Amy (22:14): And one thing that you said that I love, and this is a common theme on this show, believe it or not. Is you have to let people know what you’re doing, and know what you’ve accomplished, and know what you’ve contributed. Because a lot of folks, especially folks from historically excluded groups, especially people who grew up, maybe in working class families are frequently told, put your head down, do a good job, mind your own business and let them notice you. And we know that doesn’t work. And you said, you have to put your money where your mouth is, but I think the reverse is true for a lot of us. We have to learn to put our mouth where our money is. And nobody tells us that. Did you find that to be true for yourself?

Vivian (22:55): Absolutely. Aand growing up in my professional career in GE, I had a lot of career development, career advice, sponsors, mentors that helped me along the way. Incredibly fortunate for what I learned. And from that learning, I wrote the book, Fuel Forward. So, just to emphasize quickly, the things that you’re talking about our career is built on a foundation of our execution. That is table stakes gives us the opportunity to play in the career advancement arena, to be considered for additional roles. Then, there are what I call three accelerators, your reputation, your reach, and your relationships. Your reputation, your professional brand, there are these core brand variables that we have to manage and be mindful of. And one of those is making sure that we tell our story, and that we make decisions about what we want our brand to be, and that we represent that each and every day.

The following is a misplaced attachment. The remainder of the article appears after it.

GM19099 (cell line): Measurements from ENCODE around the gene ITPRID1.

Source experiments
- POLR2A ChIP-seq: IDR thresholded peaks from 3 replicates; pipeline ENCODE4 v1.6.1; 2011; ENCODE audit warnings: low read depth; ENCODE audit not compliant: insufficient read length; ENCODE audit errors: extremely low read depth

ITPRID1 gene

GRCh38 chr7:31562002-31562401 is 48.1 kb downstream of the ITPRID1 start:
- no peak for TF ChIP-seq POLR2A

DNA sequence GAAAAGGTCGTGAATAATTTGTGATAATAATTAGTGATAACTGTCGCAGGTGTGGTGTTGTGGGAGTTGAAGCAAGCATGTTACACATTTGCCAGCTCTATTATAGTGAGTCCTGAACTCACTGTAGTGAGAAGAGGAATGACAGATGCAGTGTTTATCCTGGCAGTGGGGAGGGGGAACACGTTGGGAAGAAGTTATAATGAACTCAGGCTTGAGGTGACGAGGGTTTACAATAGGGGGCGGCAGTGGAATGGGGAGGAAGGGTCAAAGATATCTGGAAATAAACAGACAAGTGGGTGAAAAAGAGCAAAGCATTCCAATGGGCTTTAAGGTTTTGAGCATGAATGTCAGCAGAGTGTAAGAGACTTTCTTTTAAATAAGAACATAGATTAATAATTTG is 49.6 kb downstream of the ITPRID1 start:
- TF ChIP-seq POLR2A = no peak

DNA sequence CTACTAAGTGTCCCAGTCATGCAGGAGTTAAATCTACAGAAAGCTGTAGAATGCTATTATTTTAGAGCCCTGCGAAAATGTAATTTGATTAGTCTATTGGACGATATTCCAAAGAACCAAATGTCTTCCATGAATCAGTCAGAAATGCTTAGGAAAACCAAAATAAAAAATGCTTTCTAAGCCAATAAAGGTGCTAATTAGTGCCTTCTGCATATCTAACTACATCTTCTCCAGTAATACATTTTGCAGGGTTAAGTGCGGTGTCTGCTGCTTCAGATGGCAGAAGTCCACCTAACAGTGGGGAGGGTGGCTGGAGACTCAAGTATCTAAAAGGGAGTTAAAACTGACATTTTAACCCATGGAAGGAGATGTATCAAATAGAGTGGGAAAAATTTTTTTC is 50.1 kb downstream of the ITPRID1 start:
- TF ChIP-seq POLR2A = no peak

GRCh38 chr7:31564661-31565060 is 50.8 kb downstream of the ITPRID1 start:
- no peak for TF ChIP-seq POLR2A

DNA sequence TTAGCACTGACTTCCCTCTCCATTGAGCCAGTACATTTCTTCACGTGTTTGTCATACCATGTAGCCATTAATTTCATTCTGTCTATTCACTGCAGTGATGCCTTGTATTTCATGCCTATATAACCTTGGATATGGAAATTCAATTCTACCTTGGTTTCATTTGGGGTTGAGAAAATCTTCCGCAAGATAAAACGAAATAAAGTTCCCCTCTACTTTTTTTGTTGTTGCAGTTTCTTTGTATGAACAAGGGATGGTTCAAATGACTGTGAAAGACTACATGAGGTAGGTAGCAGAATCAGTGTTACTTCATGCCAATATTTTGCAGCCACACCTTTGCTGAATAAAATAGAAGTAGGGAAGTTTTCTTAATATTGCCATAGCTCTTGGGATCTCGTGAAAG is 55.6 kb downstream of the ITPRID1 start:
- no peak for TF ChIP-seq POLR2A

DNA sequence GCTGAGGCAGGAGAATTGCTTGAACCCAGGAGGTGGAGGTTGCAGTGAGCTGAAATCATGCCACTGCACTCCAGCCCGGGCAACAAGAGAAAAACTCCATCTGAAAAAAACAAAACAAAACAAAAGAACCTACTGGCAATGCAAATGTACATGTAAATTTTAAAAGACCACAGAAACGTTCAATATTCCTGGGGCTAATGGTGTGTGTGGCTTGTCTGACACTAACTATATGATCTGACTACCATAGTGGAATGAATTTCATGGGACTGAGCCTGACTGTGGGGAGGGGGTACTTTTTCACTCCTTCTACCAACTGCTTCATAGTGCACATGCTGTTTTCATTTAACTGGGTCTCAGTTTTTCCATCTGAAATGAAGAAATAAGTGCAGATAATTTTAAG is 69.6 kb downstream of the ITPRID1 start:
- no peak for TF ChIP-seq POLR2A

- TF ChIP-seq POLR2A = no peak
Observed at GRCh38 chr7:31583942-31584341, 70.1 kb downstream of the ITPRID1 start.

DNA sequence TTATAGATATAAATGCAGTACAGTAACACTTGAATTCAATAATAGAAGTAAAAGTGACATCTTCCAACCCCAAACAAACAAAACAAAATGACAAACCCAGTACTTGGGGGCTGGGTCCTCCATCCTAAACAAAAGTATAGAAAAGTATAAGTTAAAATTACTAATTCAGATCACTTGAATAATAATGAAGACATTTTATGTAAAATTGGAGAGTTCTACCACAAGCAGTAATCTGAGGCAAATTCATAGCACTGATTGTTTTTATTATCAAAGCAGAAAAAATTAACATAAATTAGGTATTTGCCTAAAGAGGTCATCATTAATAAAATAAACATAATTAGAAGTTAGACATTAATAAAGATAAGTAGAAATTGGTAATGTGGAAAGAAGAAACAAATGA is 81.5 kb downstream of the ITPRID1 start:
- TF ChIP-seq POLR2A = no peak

Vivian (23:59): Secondly is reach that second accelerator. And reach comes from the advertising term, which is the awareness or the reach that your brand message has to a given target audience. So who do you want to reach? What are we doing to make sure that people know our story, our message, what our value is? But we also have the opportunity to demonstrate that. Who is itan is it that is important to be aware of who we are and what we can contribute? And that we are intentionally reaching out to create connections and reaching out to bring people aware of who we are, and the value we bring. And then there are the relationships we have our allies, our acquaintances, we have advocates, we also have adversaries. So I talk a lot about what those four relationships are and how to manage each of those relationships in our career management process. So you’re speaking my language Amy.